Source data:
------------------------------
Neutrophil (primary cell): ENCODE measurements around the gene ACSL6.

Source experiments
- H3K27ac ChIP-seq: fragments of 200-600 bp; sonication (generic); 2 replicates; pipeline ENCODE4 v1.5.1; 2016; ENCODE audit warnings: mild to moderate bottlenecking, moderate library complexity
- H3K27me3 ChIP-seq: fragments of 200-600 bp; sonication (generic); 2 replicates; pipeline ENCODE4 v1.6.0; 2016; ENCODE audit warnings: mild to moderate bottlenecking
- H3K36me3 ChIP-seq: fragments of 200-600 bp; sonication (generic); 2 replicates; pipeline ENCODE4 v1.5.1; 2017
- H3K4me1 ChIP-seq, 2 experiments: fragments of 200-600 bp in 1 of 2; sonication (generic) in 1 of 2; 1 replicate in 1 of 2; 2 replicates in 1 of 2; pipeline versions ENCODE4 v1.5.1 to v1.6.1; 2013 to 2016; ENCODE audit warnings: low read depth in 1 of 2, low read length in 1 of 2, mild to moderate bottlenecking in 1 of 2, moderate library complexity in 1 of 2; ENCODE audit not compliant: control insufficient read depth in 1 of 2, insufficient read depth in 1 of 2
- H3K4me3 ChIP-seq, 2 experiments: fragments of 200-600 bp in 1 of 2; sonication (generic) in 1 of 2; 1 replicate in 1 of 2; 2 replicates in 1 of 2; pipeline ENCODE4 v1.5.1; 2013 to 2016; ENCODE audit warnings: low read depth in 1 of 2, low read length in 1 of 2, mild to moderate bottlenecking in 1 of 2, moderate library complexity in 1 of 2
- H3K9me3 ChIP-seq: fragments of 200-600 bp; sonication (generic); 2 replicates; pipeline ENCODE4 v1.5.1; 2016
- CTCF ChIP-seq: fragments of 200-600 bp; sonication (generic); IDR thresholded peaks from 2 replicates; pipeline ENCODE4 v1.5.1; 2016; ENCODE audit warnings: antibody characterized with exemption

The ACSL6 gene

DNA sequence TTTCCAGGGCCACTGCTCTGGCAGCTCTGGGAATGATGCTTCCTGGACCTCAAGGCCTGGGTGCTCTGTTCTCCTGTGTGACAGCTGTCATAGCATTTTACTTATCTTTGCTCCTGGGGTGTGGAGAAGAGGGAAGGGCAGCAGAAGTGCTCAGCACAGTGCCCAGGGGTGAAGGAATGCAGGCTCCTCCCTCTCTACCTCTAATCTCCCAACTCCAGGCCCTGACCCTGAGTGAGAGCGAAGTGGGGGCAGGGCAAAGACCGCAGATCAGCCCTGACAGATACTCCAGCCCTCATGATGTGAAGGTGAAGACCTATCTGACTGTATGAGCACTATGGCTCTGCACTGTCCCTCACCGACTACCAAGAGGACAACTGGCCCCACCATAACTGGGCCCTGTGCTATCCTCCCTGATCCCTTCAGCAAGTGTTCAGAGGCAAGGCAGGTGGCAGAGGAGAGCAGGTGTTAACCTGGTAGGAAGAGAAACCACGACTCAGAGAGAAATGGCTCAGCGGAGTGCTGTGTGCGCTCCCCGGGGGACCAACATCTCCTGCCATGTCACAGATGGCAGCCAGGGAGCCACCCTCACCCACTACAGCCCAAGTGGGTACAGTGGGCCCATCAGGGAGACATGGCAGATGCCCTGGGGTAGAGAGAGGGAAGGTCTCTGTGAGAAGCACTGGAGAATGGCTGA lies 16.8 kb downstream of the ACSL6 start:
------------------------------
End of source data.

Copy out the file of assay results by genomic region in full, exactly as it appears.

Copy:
Neutrophil (primary cell): ENCODE measurements around the gene ACSL6.

Source experiments
- H3K27ac ChIP-seq: fragments of 200-600 bp; sonication (generic); 2 replicates; pipeline ENCODE4 v1.5.1; 2016; ENCODE audit warnings: mild to moderate bottlenecking, moderate library complexity
- H3K27me3 ChIP-seq: fragments of 200-600 bp; sonication (generic); 2 replicates; pipeline ENCODE4 v1.6.0; 2016; ENCODE audit warnings: mild to moderate bottlenecking
- H3K36me3 ChIP-seq: fragments of 200-600 bp; sonication (generic); 2 replicates; pipeline ENCODE4 v1.5.1; 2017
- H3K4me1 ChIP-seq, 2 experiments: fragments of 200-600 bp in 1 of 2; sonication (generic) in 1 of 2; 1 replicate in 1 of 2; 2 replicates in 1 of 2; pipeline versions ENCODE4 v1.5.1 to v1.6.1; 2013 to 2016; ENCODE audit warnings: low read depth in 1 of 2, low read length in 1 of 2, mild to moderate bottlenecking in 1 of 2, moderate library complexity in 1 of 2; ENCODE audit not compliant: control insufficient read depth in 1 of 2, insufficient read depth in 1 of 2
- H3K4me3 ChIP-seq, 2 experiments: fragments of 200-600 bp in 1 of 2; sonication (generic) in 1 of 2; 1 replicate in 1 of 2; 2 replicates in 1 of 2; pipeline ENCODE4 v1.5.1; 2013 to 2016; ENCODE audit warnings: low read depth in 1 of 2, low read length in 1 of 2, mild to moderate bottlenecking in 1 of 2, moderate library complexity in 1 of 2
- H3K9me3 ChIP-seq: fragments of 200-600 bp; sonication (generic); 2 replicates; pipeline ENCODE4 v1.5.1; 2016
- CTCF ChIP-seq: fragments of 200-600 bp; sonication (generic); IDR thresholded peaks from 2 replicates; pipeline ENCODE4 v1.5.1; 2016; ENCODE audit warnings: antibody characterized with exemption

The ACSL6 gene

DNA sequence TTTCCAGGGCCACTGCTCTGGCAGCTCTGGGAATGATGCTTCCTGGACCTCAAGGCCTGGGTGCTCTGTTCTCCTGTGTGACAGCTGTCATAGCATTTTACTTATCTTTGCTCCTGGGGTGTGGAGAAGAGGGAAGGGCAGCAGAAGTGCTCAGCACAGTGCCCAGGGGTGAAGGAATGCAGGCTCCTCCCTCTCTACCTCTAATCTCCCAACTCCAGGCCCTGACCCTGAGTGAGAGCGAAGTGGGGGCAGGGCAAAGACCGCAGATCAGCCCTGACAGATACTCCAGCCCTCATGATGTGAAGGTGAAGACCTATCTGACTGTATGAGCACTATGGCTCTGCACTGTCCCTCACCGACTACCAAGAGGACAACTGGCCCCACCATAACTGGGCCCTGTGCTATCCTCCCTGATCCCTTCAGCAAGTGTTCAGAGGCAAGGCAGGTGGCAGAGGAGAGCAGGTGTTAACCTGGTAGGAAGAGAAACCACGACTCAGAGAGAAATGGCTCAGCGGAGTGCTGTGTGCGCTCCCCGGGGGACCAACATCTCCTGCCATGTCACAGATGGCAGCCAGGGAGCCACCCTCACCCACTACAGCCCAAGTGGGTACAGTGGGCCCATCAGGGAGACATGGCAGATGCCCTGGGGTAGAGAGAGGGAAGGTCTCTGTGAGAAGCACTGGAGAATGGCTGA lies 16.8 kb downstream of the ACSL6 start: